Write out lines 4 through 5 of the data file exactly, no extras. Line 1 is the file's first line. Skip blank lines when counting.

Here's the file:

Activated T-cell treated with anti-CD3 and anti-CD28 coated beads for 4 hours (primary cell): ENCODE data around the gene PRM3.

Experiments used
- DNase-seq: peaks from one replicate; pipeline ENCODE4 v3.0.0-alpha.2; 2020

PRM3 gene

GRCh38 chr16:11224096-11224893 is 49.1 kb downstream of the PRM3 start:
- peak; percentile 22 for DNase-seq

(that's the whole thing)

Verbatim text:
PRM3 gene

GRCh38 chr16:11224096-11224893 is 49.1 kb downstream of the PRM3 start: